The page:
As I thought about it, I wondered where is the value on the teaching placed? Am I placing the value on what you have to pay or on what I might earn from the time and energy expended to offer a course? How does one value something like yoga? Does the money received and/or paid determine the value? Is there a reasonable way to put a price tag on the inner value we all receive from great instruction? If I pay more does that mean I am paying better attention or that I value the teaching more? If I charge more does that mean I have self-worth and if I charge less does that mean I do not believe in myself? And if someone is wealthy then $50 is a drop in the bucket of their monthly yoga budget but if someone is less financially solvent then $50 might be a proportionally huge amount of money.

 The first workshop I ever did with John Friend was in February 2000 and Desiree Rumbaugh, his host,  called me up and said there was a spot that had opened up and did I want it? If yes,  it would cost $450 for the 5-day intensive. So I tell this story now because at the time Kelly and I had exactly $450 dollars in our checking account and truth be told, it belonged to the people we owed it to for a car payment, rent, etc. I will always remember being at that workshop and parking my 1993 Toyota pick up truck in a parking lot filled with Lexus, Mercedes and BMW's in Scottsdale, Arizona.  My point being is that we all paid $450 but the cost of that  $450 was not the same for everyone in attendance. For me it was 100% of my money. For other folks the tuition represented a much smaller percentage of their financial resources. (And as anyone knows who travels for workshops the tuition is only part of it- there is travel expenses, lodging, food, etc. to make the journey as well as the days of not earning money while you are in training.)

The finances of yoga training  gets further complicated now that we live, teach and practice in a global yoga community because $100 in USA is not the same $100 as it might be in Mexico or India or in other regions.

And of course, we all have our financial needs, our families needs and our own personal boundaries to explore and to uphold when it comes to the amount of money we need and want. Each one of us is absolutely free to charge whatever we want for the services we are offering as teachers and studios. Of course, as students we have to be real and honest about what we can and can not afford and also whether or not the trainings are "worth it" to us relative to the percentage of our budget that the tuition for any program represents. I have no issue with people charging a lot for what they offer. I look at some things I would love to do and while it may be more than I want to pay, I am in no way upset they are asking for it or getting it. That is the beauty of capitalism,  I suppose.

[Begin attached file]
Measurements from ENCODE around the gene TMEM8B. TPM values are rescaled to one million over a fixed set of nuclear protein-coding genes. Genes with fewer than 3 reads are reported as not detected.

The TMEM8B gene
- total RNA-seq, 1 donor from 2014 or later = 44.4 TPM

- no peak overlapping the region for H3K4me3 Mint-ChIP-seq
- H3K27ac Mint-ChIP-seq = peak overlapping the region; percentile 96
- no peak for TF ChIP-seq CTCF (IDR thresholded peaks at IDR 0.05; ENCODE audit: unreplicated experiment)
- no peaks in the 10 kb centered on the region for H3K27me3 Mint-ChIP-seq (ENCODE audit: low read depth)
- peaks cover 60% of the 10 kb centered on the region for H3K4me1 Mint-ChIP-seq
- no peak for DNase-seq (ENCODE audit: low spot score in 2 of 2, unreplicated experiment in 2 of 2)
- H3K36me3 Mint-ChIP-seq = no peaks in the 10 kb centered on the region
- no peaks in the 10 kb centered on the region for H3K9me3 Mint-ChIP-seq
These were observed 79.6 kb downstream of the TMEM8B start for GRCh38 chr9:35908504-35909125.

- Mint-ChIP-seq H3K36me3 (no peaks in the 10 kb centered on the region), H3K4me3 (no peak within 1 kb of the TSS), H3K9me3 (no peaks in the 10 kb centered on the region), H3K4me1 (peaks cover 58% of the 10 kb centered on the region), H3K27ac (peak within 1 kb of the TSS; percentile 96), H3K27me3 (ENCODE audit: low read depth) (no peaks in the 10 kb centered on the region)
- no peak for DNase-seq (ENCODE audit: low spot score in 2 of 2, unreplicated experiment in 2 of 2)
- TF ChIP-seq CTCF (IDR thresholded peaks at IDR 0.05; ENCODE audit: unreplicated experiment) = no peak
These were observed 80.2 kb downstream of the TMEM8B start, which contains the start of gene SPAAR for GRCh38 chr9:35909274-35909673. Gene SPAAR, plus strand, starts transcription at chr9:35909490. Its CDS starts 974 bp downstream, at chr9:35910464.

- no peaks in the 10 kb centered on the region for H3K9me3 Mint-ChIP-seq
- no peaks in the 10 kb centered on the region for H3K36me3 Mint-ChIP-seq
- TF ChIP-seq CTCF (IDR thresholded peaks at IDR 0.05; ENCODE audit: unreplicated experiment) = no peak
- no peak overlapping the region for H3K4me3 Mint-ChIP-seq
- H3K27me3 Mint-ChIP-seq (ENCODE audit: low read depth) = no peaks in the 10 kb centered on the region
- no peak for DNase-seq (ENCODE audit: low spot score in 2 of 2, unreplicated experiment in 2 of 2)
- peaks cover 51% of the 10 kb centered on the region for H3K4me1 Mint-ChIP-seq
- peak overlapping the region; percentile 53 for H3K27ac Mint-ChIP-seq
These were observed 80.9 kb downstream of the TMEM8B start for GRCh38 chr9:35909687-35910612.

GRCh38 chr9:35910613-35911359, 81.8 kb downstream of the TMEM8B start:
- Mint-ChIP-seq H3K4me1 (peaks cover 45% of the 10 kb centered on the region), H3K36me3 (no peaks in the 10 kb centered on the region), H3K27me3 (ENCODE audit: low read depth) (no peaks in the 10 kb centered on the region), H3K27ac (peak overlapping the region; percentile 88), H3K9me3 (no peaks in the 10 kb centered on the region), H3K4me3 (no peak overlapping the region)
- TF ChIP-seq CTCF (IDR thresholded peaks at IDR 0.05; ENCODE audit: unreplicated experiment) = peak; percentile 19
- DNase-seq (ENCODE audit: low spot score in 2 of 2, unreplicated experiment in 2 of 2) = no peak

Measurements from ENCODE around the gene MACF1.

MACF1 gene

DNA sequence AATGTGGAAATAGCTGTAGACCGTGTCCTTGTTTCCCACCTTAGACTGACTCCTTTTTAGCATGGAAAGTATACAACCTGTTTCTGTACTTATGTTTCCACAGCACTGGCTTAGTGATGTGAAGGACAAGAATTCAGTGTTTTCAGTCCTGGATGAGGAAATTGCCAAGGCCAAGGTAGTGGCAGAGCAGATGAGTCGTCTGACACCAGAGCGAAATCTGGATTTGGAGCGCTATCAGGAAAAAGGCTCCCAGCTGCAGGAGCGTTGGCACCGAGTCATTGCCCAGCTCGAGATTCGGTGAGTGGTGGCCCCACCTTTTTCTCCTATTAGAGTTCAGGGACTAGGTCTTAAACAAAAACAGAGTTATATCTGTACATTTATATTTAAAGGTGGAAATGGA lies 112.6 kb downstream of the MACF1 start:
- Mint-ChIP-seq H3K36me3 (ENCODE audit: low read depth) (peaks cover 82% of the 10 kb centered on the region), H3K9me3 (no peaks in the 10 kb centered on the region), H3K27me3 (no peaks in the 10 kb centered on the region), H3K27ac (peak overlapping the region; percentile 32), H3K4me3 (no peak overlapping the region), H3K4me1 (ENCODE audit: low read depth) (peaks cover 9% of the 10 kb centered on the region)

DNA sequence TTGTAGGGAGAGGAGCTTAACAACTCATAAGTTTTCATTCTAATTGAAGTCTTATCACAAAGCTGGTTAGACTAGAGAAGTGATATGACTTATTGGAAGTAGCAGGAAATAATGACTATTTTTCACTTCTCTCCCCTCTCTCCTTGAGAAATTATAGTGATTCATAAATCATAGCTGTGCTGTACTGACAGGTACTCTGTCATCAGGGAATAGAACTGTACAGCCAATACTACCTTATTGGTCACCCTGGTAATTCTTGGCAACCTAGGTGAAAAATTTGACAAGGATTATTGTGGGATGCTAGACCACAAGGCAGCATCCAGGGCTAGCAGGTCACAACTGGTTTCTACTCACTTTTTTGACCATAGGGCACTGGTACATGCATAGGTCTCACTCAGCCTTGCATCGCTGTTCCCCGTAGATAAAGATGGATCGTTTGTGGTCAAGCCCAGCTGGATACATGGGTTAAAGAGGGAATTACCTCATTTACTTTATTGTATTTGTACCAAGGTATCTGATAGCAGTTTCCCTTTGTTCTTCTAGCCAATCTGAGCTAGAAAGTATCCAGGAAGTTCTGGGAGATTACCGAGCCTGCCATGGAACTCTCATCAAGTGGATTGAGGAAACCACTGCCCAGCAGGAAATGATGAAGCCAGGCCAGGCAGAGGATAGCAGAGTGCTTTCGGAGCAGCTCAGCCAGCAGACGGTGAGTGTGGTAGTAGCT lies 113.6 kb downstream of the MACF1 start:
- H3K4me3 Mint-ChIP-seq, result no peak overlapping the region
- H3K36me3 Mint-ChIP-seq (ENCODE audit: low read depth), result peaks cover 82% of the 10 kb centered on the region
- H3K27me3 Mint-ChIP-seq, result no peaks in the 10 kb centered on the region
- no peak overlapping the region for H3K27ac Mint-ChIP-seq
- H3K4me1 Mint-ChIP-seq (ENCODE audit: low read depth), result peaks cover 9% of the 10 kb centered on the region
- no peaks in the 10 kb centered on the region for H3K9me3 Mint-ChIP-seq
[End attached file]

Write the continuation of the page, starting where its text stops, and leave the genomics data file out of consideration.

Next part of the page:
And the longer I go about teaching the more I am aware of the time and energy it requires to have something of real value to offer. It  looks like a yoga teacher is being paid for the time they are in front of the class "teaching" but the teacher is  actually being paid for the time he or she spends practicing, studying, reflecting, learning, integrating their experiences on and off the mat.  All of that inquiry behind the scenes informs the presentation called "class" where the monetary exchange happens.

I was thinking about how even with all of these complexities there are still some very affordable ways to enjoy great yoga instruction. First is home practice with a great book like Light On Yoga or Yoga Resource. Home practice is one of the best values around as it costs you only your time and energy. There are also so many great online resources like Yogaglo where for only $18/month you can take as many yoga classes as you want. And if you end up in someone's class you do not like, no big deal- press stop and just pick another! There are lots of other online resources as well, not to mention a plethora of DVD's,  podcasts, CD's and iPhone apps offering a way to practice yoga  affordably. (Of course, these require a computer which is an expense and is not available in some areas of the world.)

I was thinking about my own "Schedule of Services" as a yoga teacher these days and how I have little free snippets called Yoga Tips that I have started offering, a free blog like this one, and I offer a few group practices locally for free for the fun of being together in the name of yoga. I teach some local classes that are by donation and some that the studio sets a fee for. I have classes on yogaglo.  I offer webinar programs that are set up on  a sliding scale. And I offer workshops, intensives and trainings that are more specialized, more time-consuming and more professionally-targeted and they still come in generally lower than the national average but are certainly higher-priced than public classes.  And I have some minimum financial requirements I request to pack a suitcase and leave home for a weekend or more. So, it's a range.